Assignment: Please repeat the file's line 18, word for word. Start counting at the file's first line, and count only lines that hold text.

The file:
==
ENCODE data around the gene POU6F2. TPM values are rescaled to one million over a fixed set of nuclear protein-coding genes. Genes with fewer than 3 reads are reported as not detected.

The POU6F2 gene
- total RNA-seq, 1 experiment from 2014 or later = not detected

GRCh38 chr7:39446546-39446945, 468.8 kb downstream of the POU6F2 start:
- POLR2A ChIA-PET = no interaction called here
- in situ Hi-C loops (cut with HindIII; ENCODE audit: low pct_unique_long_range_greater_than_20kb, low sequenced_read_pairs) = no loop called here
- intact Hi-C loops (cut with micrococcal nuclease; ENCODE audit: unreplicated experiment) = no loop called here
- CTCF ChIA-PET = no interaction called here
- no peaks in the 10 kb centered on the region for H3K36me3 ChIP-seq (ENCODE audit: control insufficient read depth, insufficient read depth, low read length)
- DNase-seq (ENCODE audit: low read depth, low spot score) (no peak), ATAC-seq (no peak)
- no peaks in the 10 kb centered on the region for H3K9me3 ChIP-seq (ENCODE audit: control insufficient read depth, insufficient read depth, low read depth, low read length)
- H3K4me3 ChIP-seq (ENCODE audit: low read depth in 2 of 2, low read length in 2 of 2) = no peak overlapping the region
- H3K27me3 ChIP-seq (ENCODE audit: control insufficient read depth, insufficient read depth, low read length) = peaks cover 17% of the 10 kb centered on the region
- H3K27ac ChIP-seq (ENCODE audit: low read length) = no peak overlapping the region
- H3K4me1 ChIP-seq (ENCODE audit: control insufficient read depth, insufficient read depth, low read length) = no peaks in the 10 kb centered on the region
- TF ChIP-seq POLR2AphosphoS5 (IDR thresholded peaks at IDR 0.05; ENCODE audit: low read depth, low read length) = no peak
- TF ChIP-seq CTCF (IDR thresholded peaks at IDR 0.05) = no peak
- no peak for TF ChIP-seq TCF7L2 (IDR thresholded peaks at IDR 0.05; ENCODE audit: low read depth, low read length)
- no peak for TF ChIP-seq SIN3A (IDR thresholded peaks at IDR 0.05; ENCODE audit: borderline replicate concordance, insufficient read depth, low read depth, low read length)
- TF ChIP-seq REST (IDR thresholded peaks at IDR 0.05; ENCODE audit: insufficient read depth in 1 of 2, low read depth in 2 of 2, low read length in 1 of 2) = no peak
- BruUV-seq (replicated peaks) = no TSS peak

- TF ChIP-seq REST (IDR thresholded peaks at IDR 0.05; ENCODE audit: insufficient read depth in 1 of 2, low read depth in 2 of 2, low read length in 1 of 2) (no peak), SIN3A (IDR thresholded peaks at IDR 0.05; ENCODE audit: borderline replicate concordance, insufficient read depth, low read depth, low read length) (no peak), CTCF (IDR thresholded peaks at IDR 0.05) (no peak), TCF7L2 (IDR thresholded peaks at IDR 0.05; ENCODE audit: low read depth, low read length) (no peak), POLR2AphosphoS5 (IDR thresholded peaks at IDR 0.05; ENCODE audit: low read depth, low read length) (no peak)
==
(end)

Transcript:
- no peak for TF ChIP-seq TCF7L2 (IDR thresholded peaks at IDR 0.05; ENCODE audit: low read depth, low read length)